By Emily Girvan-Dutton
The current law on secondary victim claims for psychiatric injury can be found in Alcock v Chief Constable of South Yorkshire Police  4 All ER 907. The following control mechanisms were developed to restrict liability for the causing of psychiatric harm to secondary victims: proximity of relationship with the primary victim, proximity to the accident, and the requirement of directly perceiving the immediate aftermath of the tort.
In Taylor v A Novo (UK) Ltd  QB 150, the claimant's mother was negligently injured. Three weeks later, she collapsed and died at home because of problems caused by the accident. Despite witnessing her mother’s death, the daughter was unable to claim damages as three weeks was regarded to be too great a period after the negligence.
BACKGROUND: The case was brought in respect of the death of Mr Paul by his wife and their two daughters. In November 2012, Mr Paul attended a hospital within the Defendant’s Trust with complaints of chest and jaw pain. Following a series of tests, he was discharged. 14 months later, he suffered a fatal heart attack whilst out with his two daughters. His collapse was sudden and extremely distressing for his children to witness, being only 12 and 9 at the time.
The Claimants' case is that the failure to diagnose the conditions that lead to his heart attack during Mr Paul’s stay in hospital in 2012 was negligent. Had the negligence not occurred, he would not have had a heart attack and his daughters would not have suffered the psychiatric injuries caused by witnessing his death.
SECONDARY VICTIM CLAIMS:
The point of contention, in this case, is whether Mr Paul’s heart attack, 14 months after the negligent treatment, could be regarded as a relevant ‘event’. If answered in the affirmative, Mr Justice Chamberlin submits that ‘each of the “control mechanisms” [would be] satisfied on the facts pleaded’ due to the parental relationship between the primary and secondary victims, the claimants were present at the moment of death, and the psychiatric injury suffered arose from witnessing the death. He also regarded it as ‘eminently foreseeable that a negligent failure to diagnose and treat a heart condition might result in a sudden and shocking event that, if witnessed by close family members, might occasion psychiatric damage.’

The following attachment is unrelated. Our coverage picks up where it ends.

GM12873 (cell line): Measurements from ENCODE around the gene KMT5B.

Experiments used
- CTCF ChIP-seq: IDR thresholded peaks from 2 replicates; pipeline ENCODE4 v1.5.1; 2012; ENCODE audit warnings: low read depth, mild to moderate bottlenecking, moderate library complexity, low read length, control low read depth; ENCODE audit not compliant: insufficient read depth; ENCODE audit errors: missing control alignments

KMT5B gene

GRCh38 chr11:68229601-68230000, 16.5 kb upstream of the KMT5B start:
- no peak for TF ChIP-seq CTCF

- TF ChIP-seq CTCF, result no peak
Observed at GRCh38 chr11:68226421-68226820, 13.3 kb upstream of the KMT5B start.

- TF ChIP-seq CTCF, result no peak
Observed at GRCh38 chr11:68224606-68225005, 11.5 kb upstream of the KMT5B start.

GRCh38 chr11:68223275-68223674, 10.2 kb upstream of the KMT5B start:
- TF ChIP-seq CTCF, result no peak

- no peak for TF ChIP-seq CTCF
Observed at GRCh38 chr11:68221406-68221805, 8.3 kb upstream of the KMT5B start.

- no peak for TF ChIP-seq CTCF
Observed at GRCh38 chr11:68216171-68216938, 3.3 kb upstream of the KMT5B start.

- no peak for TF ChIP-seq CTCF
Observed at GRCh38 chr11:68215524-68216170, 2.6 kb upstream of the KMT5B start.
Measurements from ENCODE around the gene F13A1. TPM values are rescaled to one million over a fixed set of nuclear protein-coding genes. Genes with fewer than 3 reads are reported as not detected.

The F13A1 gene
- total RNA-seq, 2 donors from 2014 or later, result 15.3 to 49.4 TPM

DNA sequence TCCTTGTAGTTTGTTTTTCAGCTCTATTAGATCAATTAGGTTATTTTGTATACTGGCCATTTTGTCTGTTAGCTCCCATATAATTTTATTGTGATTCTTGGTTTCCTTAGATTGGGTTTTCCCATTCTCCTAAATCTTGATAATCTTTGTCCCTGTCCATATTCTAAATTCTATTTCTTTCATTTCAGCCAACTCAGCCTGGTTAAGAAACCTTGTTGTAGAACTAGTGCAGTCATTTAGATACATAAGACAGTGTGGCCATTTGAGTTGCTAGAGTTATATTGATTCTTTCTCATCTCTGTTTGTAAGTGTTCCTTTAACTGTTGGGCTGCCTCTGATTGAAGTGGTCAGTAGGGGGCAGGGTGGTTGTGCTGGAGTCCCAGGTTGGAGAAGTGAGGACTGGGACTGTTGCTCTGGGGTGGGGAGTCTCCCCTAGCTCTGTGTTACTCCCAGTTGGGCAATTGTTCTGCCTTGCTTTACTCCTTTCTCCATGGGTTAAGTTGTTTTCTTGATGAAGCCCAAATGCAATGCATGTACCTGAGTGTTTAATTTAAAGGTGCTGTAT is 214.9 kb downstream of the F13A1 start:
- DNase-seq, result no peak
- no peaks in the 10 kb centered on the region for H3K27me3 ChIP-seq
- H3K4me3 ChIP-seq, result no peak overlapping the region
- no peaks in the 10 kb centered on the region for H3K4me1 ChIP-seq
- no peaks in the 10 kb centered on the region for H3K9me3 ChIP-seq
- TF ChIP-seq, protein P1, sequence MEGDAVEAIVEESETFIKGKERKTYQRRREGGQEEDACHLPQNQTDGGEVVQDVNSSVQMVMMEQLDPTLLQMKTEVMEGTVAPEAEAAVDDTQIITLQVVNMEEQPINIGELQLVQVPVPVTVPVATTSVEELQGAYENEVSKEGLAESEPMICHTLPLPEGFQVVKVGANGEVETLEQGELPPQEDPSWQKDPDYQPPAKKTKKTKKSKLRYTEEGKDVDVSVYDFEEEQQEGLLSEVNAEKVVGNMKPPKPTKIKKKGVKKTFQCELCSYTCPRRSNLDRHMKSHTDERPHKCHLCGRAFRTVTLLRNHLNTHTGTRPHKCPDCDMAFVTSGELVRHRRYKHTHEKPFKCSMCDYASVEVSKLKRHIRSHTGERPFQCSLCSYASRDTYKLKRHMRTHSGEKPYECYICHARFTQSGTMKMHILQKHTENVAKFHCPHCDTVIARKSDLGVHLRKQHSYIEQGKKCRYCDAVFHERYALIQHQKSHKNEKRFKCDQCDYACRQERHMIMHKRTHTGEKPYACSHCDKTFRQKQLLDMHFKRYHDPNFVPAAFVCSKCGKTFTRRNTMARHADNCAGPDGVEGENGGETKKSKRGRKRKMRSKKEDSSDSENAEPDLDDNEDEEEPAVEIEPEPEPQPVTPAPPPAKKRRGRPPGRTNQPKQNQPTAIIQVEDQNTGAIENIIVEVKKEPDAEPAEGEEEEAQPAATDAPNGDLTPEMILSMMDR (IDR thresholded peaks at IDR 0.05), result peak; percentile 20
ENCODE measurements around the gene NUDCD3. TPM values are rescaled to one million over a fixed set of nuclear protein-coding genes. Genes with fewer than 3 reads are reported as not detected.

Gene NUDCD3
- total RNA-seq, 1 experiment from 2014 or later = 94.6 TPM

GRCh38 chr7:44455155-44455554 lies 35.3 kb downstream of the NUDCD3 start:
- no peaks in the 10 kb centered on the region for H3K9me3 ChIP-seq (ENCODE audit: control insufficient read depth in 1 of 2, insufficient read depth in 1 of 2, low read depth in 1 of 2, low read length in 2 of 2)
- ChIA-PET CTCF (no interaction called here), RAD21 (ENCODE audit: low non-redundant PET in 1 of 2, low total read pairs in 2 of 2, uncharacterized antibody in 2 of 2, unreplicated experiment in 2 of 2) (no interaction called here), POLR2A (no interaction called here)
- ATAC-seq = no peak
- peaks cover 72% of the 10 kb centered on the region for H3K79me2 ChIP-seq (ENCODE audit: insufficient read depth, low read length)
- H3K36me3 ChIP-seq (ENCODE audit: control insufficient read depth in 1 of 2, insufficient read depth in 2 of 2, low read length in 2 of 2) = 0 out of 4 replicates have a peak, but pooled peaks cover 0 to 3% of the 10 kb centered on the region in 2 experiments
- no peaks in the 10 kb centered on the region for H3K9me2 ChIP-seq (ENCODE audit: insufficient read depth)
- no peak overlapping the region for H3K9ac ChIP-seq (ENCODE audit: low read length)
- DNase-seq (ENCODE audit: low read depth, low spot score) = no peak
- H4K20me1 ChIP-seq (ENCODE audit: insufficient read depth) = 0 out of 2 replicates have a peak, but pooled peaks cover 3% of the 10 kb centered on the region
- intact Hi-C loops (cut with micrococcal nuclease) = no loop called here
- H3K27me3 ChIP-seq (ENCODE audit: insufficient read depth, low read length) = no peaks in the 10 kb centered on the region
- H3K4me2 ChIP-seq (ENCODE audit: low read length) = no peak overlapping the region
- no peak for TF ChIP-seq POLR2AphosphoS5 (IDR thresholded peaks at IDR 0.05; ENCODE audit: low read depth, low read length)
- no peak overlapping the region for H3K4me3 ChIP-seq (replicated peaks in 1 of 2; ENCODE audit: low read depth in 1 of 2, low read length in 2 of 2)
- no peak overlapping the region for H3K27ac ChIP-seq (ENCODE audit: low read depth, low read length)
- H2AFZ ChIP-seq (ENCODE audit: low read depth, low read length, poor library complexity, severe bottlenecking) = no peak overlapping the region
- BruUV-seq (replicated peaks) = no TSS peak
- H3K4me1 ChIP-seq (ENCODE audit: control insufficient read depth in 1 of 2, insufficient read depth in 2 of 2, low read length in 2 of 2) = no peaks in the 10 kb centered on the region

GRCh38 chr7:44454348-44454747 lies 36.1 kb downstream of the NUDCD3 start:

Referencing accident cases like Alcock and Taylor v A Novo, he asserts that ‘where the breach of the duty and the damage caused are coincident in time and place, the “scene of the tort” is also the scene of the negligence … the “scene of the tort” can only mean “the scene where damage first occurred”. In the context of the tort of negligence, this is the point when the tort becomes actionable or complete.’ It is on this basis that Taylor v A Novo failed and ‘not because injuries caused by negligent omission in a clinical setting are incapable of founding liability for psychiatric injury in a secondary victim’.
He surmises the ratio of Taylor v A Novo as ‘in a case where the defendant's negligence results in an “event” giving rise to injury in a primary victim, a secondary victim can claim for psychiatric injury only where it is caused by witnessing that event rather than any subsequent, discrete event which is the consequence of it, however sudden or shocking that subsequent event may be.’
Mr Justice Chamberlin does not attempt to overrule Taylor v A Novo. Rather, he distinguishes the current case on the basis ‘there was on the facts pleaded only one event: Mr P's collapse from a heart attack on 26 January 2014 … The fact that the event occurred 14 ½ months after the negligent omission which caused it does not, in and of itself, preclude liability … In a case where such an event is the first occasion on which damage is caused, and therefore the first occasion on which it can be said that the cause of action is complete’ Taylor v A Novo does not immediately preclude liability for the psychiatric injury caused to secondary victims like Mr Paul’s daughters.
The appeal was allowed.
The significance of Paul is that secondary victims can depart from the strict proximity requirements stated in Alcock and affirmed by Taylor v A Novo (and others) and receive some recognition for their psychiatric injury suffered even when there is an extended period between the breach of duty and the witnessing of the injury to the primary victim. This is particularly noteworthy for other cases like Paul where the act of negligence was an omission (failure to identify the signs of an impending heart attack).
Mr Justice Chamberlin’s decision can still be appealed but his judgment will provide encouragement to claimants and has initiated a process of clarifying the law in this area.